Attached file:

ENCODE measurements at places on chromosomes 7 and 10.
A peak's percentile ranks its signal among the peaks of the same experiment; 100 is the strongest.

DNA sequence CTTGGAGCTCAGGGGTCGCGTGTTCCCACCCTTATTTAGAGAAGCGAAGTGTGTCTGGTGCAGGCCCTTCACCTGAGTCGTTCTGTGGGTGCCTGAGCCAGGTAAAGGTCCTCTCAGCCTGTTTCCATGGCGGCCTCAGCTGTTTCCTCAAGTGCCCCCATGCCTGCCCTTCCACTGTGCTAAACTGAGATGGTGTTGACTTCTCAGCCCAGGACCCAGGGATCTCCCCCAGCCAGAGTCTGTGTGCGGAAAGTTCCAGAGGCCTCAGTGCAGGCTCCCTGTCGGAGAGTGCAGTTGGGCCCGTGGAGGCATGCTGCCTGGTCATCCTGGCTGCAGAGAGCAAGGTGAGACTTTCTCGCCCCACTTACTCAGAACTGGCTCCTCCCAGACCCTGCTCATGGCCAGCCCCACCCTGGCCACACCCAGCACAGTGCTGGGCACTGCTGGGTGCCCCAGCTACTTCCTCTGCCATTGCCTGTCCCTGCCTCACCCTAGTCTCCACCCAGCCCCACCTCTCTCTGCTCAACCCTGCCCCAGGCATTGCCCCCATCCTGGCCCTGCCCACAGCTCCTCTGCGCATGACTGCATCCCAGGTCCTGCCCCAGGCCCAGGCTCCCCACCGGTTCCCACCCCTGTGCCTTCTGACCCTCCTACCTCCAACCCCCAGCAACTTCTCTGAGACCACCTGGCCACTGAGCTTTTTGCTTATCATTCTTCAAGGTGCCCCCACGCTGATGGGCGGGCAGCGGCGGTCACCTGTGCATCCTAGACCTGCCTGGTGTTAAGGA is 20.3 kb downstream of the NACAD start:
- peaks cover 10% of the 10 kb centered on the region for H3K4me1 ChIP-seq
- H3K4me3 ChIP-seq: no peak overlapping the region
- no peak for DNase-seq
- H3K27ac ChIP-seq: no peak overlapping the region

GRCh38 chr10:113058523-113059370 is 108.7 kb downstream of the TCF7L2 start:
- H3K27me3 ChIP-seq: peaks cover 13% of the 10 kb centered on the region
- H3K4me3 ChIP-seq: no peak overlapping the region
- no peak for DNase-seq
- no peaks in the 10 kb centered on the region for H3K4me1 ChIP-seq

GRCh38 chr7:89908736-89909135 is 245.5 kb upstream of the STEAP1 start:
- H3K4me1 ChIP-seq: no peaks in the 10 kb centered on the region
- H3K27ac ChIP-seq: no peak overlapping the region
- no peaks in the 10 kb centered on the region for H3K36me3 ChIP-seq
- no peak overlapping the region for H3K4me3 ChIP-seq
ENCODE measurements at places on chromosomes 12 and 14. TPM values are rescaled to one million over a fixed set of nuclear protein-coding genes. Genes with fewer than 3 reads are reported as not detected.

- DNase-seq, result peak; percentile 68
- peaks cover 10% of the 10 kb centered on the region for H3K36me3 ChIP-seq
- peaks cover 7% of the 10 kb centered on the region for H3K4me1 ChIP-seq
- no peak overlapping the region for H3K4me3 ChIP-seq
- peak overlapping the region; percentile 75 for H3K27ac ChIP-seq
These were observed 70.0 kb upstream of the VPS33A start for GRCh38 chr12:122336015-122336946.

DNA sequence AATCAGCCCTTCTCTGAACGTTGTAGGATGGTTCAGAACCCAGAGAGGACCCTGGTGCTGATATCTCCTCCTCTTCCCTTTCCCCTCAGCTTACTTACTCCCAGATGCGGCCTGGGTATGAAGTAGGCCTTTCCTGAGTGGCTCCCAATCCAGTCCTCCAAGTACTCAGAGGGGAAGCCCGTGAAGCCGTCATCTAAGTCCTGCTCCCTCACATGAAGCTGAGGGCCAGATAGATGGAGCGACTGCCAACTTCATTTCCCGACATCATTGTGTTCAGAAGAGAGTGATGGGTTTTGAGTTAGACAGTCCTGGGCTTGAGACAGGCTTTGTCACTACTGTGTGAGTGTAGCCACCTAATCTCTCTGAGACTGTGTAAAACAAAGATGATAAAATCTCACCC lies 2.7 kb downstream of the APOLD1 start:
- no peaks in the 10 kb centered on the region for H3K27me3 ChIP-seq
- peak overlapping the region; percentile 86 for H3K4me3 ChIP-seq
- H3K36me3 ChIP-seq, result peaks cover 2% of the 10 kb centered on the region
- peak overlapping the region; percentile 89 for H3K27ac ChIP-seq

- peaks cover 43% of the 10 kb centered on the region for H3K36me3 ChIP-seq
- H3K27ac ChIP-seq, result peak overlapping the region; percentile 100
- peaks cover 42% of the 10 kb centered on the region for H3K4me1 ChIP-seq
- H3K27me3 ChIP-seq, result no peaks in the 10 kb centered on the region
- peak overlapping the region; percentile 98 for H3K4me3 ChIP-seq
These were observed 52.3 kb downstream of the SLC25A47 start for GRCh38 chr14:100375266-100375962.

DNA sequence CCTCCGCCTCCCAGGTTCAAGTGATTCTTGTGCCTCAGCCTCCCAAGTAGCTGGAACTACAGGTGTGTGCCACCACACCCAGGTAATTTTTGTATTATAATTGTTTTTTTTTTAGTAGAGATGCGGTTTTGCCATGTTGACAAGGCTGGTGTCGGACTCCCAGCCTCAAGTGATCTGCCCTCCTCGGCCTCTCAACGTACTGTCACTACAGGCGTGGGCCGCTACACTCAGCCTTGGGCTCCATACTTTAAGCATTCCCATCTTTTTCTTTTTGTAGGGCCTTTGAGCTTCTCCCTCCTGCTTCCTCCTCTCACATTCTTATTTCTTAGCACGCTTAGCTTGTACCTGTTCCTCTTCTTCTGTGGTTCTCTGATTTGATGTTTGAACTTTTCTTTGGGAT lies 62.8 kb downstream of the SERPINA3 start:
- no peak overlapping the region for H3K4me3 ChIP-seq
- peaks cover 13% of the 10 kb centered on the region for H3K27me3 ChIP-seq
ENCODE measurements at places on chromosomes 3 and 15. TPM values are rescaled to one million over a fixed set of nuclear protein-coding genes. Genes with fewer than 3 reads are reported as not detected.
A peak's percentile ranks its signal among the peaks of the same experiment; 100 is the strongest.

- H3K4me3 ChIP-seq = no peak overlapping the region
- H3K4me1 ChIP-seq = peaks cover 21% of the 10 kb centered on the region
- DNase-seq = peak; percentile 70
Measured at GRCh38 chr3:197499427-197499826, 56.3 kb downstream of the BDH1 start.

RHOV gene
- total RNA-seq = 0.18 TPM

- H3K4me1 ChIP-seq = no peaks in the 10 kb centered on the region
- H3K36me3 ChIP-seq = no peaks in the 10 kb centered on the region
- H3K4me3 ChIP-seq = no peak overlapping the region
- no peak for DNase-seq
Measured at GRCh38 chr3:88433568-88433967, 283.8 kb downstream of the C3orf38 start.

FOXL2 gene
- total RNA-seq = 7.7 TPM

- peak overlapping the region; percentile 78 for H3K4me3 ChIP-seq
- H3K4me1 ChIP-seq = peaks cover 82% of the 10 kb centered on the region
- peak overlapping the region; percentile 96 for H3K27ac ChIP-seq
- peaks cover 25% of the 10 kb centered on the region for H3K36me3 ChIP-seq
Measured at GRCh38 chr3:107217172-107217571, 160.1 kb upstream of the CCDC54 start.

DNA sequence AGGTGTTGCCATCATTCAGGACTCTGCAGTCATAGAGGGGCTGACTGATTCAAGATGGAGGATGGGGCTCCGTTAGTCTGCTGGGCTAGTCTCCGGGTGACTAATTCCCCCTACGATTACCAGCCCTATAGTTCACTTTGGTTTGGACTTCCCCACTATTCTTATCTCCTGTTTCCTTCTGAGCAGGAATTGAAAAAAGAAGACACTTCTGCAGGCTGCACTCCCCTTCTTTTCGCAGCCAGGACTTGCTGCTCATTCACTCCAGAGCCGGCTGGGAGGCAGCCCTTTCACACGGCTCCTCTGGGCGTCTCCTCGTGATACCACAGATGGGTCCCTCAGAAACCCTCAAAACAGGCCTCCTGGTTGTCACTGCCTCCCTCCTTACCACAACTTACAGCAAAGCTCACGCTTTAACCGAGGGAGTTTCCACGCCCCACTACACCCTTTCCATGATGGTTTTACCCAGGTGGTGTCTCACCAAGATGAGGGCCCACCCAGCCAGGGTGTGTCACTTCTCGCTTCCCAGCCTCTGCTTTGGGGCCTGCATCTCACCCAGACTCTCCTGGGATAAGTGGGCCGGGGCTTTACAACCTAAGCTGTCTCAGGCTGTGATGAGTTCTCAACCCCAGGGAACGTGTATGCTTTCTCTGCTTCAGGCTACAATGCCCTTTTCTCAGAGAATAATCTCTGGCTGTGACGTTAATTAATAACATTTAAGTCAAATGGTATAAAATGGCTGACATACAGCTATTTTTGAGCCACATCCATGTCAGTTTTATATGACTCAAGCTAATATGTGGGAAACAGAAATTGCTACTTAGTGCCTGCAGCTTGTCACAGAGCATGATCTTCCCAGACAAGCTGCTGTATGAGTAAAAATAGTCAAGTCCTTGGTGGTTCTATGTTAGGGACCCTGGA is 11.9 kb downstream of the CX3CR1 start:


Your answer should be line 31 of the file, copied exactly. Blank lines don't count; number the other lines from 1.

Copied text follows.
- H3K27ac ChIP-seq, result peak overlapping the region; percentile 100